Evaluation forms for the two major speeches are also available on the web site. Evaluation forms for the informational speech are listed as Informational Speech Evaluation Forms and the evaluation forms for the persuasive speech are listed as Persuasive Speech Evaluation Forms. Be sure to run off a copy of each evaluation form, fill out the heading (your name, title of speech and date) and bring this form with you on the day you give your speech along with your outline. The evaluation form gives you a good idea of how you will be evaluated for the speech.

Written Assignments

Formal academic outlines are required for the two formal individual speeches. Instructions will be given for the construction of formal outlines. All outlines are to be typed and handed in on the day you give your speech. Each outline is worth 40 points. Outline instructions are summarized on this web site under Informational Speech.

Group Presentation

In the last quarter of the semester, students will form small groups for the purpose of designing and presenting a group presentation. The presentation will constitute the "task" of an organizational group. Presentation formats can vary, from a seminar format to a talk show format. The use of media can vary from a Power Point presentation (if we have a computer in the room) to a collage of photographs. Students will choose a topic of significance to a general audience on which they can assemble sufficient material.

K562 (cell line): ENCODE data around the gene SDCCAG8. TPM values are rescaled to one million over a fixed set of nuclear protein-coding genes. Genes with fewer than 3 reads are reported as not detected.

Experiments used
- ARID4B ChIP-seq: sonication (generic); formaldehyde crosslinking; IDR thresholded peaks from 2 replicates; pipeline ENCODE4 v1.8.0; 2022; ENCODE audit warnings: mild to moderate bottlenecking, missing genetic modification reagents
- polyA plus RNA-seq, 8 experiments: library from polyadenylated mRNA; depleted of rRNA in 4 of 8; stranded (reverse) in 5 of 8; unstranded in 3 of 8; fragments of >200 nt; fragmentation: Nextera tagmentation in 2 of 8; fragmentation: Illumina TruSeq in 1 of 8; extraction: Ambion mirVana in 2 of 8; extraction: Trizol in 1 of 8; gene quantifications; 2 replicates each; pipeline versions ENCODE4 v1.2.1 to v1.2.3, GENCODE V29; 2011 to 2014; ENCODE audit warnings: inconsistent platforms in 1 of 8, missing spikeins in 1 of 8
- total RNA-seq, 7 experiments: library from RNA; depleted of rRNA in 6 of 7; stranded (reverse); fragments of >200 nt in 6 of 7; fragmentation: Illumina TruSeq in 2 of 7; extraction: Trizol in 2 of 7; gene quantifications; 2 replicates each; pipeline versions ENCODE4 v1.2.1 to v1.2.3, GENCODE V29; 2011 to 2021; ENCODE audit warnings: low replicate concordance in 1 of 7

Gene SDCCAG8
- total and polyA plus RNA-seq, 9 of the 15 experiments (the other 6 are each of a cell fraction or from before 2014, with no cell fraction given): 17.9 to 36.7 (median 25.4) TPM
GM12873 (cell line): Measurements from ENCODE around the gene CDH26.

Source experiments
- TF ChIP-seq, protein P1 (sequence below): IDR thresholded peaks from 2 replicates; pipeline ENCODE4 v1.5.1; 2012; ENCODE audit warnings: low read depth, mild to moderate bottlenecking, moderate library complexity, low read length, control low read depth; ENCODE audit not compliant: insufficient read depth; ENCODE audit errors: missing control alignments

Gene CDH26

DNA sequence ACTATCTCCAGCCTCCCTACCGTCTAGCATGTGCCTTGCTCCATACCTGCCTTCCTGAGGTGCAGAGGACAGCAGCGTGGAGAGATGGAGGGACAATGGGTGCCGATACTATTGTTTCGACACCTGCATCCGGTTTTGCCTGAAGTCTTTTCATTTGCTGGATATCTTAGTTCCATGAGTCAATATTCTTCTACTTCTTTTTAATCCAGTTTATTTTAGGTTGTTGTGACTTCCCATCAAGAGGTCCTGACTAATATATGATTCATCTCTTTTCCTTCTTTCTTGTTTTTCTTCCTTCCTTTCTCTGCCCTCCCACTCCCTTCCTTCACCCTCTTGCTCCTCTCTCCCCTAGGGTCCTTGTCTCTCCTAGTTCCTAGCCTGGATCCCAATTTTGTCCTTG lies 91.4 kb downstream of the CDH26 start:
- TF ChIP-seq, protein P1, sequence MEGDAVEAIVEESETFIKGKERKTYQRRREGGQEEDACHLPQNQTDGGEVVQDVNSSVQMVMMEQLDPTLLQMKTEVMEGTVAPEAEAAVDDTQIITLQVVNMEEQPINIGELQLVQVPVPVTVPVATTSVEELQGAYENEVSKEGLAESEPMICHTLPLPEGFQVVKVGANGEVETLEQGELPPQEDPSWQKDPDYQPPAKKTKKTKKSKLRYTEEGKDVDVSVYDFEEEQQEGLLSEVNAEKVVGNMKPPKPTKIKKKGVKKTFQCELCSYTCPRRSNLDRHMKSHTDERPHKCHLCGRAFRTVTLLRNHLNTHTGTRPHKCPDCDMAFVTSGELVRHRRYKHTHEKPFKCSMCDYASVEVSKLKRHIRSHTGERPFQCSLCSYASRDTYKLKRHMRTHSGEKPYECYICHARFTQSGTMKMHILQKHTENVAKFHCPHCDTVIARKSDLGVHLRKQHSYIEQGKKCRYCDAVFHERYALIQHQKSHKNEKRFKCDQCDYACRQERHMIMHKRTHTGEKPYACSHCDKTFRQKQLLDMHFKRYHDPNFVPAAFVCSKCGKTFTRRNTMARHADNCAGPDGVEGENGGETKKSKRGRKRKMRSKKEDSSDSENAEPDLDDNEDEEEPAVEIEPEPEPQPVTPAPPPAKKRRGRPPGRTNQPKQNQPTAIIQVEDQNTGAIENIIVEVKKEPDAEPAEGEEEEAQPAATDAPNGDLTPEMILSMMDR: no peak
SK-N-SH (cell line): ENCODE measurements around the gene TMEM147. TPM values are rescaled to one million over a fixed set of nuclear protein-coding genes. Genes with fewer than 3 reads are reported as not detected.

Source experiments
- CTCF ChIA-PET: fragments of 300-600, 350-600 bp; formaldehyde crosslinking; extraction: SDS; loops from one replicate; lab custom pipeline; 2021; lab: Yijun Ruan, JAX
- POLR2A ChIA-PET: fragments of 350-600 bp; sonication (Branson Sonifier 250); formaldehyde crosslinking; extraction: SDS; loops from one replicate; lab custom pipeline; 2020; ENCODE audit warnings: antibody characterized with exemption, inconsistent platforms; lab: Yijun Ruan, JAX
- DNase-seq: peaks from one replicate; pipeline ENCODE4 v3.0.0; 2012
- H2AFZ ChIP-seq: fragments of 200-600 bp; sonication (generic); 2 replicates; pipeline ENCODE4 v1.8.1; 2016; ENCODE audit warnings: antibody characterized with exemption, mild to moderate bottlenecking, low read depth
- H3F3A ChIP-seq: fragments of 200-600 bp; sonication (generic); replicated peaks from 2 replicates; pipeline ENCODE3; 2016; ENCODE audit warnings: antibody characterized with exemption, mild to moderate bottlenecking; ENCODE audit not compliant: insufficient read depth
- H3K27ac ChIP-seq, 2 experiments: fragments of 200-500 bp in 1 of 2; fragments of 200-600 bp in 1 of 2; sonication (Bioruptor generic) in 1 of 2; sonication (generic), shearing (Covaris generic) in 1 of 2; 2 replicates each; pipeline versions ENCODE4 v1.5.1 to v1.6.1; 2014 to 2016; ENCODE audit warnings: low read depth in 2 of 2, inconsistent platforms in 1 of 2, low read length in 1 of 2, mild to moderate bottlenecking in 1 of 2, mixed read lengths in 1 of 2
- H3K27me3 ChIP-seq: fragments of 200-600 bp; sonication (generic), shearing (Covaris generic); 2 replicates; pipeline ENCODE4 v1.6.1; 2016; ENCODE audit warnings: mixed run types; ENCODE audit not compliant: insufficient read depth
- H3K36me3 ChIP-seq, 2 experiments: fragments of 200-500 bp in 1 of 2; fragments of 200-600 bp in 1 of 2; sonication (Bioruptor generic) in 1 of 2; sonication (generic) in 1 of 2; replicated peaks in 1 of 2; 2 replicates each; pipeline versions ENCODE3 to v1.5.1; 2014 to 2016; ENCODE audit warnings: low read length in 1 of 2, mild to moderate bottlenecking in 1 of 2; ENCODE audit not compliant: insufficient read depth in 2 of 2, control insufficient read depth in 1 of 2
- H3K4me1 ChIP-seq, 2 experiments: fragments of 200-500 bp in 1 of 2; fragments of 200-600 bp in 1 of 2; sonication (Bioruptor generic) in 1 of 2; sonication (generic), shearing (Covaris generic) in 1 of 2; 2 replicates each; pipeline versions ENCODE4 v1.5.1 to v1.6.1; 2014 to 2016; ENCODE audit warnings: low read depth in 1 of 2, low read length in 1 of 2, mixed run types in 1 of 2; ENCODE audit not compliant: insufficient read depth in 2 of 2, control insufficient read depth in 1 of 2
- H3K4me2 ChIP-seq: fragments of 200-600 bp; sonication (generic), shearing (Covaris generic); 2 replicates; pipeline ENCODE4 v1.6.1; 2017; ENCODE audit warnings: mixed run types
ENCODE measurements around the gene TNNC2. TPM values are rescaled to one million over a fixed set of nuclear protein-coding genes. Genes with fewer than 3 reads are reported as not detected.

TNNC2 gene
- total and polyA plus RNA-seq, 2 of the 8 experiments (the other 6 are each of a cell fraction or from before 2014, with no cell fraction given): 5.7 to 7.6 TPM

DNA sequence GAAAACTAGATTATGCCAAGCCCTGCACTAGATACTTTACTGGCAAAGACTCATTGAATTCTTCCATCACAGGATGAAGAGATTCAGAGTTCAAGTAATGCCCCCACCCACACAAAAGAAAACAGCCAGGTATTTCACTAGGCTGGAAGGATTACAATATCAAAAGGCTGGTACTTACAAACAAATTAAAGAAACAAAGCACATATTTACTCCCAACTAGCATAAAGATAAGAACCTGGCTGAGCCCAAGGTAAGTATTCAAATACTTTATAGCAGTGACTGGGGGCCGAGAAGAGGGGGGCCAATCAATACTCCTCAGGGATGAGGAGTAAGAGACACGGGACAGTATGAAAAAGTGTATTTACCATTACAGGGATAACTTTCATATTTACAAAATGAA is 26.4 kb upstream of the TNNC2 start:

Exams

There are two exams: a midterm and a final. The midterm will cover material in the first half of the course; the final covers material in the second half of the course. Exams are multiple choice, true/false, and matching questions. Each exam is worth 75 points (or one letter grade).

Supplemental Instruction

Supplemental Instruction Leaders will be available this semester to assist you in the preparation of your speeches and outlines. Jamie Broomfield is our supplemental instructor this semester. Her office hours are in the Library in Room 304 and are M: 10-11, T: 11-12, and TR: 10-11. You should attend her office hours or call to talk for the following:

(1) You have been trying to come up with a topic for your speech and you canít decide.

(2) You are uncertain how to organize your speech.

(3) You are having difficulty finding research material for your speech.

(4) You need help constructing your outline for the speech.

(5) You donít understand some part of the text.

(6) You donít understand some part of the lecture material.

(7) You missed class and want to know what you missed.

(8) You need help in studying for your exam.

(9) You are not getting along with a fellow student in your task group.

(10) You are having anxiety attacks about giving your speech.

Supplemental instruction has been utilized in approximately 900 colleges and has been found to consistently raise the grades of students who participated. Rather than stay in doubt, see your supplemental instructor and do well this semester.

Supplemental Instruction at FSU is supported by funds from Title III.

Class Policies

Good class participation means good attendance, contributions to class discussion, effective listening behavior. In a speech class, good class participation is similar to being a "good audience."